I often find myself in “The Zone”. In The Zone, I am so full of energy that I cannot stay still – I must move. Sometimes I skip and jump. Sometimes I turn and toss. Sometimes I clap my hands and tap my feet. Sometimes I pace and pace. It is not just my flesh that has to move – my thoughts also race. My muscles to keep my brain thinking, and my brain thinks to keep my muscles moving.
However, I lose some control in the zone. I am less aware of my surroundings. I am less aware of other people (and social rules). Even though I think very quickly in The Zone, I cannot direct my thoughts nearly as well as when I am calm. Thus, while The Zone is great for random insights, it is not good for careful thought on a specific topic.
When people see me while I am in The Zone, they often remark “You look really happy”. Indeed, The Zone is one of the most important pleasures in my life, and I am certainly excited. It brings immediate glee. It does not bring deep contentment. It’s not the same as being happy to the bottom of my heart.
Over the years, I have had to learn how to manage The Zone for my physical safety (crossing the street while in The Zone is a bad idea) as well as to maintain proper social relations (I do not let myself get into The Zone at work, for example), and to get enough sleep (getting into The Zone late at night can induce insomnia). I have found the best way to manage the Zone is to let myself get into it at appropriate times and places. For example, getting into The Zone at home is not so safe, considering that I can easily get injured – it’s much better to be in a open space, like a field, where there are not many things I can bump into. If I do get into The Zone at home or other closed space, I have to divert the energy to activities like clapping, which is relatively safer. And I have to make sure I get adequate exercise, because if my muscles get tired, I cannot get into The Zone, whereas if my muscles are peppy, it can be difficult to prevent myself from slipping into The Zone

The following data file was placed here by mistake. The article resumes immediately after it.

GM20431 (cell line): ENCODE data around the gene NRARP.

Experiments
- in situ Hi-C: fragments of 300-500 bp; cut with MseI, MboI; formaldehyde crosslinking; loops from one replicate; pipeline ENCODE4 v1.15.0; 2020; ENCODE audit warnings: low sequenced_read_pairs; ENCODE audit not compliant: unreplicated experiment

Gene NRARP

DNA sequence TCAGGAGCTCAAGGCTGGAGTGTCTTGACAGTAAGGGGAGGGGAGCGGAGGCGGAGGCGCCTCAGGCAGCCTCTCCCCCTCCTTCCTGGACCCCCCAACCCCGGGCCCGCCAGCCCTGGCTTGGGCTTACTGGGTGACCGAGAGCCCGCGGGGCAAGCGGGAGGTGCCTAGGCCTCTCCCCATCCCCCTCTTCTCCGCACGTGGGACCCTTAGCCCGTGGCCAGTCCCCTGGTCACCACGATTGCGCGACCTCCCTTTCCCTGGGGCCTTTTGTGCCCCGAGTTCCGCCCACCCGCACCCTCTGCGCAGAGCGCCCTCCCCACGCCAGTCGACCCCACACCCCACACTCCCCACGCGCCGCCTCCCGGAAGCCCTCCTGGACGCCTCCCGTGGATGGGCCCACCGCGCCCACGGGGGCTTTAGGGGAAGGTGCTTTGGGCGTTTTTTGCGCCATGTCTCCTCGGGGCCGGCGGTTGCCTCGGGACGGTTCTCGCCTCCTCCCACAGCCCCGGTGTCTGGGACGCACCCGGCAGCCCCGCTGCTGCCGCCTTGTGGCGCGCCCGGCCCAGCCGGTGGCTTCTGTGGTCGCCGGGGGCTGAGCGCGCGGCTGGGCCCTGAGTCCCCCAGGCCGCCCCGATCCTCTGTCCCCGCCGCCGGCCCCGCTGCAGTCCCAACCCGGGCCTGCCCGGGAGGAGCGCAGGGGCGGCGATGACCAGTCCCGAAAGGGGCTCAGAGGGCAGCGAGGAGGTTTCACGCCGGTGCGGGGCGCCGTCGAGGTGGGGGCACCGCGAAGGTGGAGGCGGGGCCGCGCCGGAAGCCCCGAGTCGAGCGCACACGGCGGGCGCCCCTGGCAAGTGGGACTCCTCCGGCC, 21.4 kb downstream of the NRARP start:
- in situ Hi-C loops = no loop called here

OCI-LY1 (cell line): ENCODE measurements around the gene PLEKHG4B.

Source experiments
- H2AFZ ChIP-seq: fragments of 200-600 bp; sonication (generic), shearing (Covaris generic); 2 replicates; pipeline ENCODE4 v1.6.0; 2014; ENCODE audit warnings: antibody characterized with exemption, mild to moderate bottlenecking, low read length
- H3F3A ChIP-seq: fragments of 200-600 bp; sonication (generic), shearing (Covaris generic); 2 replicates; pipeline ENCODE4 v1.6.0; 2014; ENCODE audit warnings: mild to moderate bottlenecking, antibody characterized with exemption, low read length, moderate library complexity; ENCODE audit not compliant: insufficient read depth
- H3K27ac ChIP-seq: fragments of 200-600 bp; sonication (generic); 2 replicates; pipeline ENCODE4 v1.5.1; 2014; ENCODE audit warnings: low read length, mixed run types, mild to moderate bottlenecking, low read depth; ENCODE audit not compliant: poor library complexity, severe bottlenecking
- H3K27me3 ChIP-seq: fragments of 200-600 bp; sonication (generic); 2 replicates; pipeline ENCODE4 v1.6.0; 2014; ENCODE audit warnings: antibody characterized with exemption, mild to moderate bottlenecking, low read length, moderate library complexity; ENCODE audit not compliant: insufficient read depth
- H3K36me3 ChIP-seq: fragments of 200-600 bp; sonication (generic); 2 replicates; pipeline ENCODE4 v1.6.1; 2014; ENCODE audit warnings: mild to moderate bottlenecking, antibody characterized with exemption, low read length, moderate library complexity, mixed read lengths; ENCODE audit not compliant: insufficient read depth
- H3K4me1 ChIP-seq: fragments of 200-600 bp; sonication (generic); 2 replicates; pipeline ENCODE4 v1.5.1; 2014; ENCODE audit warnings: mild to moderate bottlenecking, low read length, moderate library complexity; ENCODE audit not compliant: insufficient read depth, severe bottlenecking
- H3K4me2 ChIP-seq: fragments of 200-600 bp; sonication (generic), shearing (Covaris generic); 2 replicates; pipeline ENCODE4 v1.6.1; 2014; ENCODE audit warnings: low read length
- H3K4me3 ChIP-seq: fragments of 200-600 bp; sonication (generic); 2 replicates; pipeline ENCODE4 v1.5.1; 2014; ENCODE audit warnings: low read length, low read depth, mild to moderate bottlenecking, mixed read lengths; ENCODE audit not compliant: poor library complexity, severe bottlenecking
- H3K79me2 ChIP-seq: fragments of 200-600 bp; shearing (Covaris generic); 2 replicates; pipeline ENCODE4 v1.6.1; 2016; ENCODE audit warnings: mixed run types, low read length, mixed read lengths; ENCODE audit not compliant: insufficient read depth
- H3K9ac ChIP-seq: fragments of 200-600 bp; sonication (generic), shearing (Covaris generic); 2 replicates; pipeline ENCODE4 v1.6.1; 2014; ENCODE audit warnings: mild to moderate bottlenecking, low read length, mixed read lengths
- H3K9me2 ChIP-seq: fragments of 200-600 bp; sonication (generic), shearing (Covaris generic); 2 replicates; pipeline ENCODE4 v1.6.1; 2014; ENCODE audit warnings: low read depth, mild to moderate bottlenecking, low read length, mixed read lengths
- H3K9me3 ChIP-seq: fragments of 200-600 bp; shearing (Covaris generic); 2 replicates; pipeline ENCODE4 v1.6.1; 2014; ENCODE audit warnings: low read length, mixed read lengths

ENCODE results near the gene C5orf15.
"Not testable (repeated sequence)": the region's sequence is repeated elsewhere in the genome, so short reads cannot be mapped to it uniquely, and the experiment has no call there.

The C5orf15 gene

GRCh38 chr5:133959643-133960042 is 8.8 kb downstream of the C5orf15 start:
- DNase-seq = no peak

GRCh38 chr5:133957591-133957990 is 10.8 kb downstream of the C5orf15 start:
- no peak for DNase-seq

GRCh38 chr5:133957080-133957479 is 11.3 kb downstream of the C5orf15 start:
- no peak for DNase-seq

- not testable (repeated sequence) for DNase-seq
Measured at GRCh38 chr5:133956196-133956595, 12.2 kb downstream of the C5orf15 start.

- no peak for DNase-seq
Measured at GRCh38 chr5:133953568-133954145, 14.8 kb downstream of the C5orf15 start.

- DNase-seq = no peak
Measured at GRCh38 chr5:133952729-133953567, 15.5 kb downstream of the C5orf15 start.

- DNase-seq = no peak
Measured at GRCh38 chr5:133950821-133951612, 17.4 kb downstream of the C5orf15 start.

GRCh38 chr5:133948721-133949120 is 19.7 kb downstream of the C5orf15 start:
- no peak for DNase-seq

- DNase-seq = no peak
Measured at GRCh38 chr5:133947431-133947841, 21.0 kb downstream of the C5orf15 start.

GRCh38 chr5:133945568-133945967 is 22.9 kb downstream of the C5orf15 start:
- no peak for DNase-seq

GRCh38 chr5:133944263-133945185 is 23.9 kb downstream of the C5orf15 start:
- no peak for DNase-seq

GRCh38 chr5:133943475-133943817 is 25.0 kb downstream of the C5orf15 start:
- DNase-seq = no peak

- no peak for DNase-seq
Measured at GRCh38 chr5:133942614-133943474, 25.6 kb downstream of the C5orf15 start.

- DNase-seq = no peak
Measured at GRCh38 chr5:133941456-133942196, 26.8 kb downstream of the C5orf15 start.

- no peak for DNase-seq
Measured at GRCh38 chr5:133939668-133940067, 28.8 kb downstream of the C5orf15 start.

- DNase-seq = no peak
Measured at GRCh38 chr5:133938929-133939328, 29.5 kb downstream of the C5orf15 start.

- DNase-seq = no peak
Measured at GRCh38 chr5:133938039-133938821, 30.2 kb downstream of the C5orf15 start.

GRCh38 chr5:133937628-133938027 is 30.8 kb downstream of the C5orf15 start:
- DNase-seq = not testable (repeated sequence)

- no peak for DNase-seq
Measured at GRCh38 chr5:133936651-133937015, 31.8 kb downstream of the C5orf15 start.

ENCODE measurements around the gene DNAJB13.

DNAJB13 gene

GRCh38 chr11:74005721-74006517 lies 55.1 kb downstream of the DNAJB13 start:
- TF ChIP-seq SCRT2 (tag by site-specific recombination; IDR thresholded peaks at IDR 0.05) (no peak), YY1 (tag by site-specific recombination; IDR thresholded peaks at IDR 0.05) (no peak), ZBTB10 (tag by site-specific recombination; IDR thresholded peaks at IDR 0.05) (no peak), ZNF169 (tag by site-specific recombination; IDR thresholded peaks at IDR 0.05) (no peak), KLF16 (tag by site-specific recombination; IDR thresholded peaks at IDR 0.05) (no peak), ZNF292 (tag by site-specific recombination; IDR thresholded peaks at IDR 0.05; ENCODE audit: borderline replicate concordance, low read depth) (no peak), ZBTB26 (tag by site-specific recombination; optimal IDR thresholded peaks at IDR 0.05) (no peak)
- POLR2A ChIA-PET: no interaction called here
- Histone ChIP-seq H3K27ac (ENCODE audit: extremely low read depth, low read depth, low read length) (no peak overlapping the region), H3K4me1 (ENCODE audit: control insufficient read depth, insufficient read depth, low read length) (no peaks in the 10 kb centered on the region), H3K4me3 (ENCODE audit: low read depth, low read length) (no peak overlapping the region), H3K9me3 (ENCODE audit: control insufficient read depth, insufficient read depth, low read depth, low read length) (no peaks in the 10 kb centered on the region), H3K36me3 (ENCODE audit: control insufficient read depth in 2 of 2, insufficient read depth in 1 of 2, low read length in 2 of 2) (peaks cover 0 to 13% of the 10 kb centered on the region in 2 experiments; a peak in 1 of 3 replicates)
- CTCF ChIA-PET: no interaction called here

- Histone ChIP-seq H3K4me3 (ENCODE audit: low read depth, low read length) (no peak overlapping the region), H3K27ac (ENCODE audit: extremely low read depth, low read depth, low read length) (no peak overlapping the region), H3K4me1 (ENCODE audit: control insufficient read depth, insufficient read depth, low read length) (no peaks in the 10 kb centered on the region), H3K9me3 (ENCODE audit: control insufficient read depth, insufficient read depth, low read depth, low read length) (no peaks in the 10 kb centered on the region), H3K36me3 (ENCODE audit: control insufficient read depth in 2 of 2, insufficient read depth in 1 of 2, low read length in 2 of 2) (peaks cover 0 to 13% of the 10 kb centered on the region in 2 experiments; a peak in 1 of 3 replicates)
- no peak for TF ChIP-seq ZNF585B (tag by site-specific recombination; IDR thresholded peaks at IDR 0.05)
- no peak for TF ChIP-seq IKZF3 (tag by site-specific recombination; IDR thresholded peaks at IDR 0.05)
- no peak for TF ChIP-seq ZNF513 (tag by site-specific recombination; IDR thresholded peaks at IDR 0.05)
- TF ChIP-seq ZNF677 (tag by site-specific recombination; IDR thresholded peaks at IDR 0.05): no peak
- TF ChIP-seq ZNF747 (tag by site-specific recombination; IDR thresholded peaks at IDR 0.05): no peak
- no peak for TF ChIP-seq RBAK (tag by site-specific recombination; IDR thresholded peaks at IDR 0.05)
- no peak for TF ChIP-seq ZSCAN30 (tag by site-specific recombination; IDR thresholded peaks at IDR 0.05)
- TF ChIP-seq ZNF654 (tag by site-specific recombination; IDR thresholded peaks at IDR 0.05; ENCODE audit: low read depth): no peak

So what do I think about in the Zone? And why am I tagging this post with ‘asexuality’? Read ‘Part 2’ to get the answers.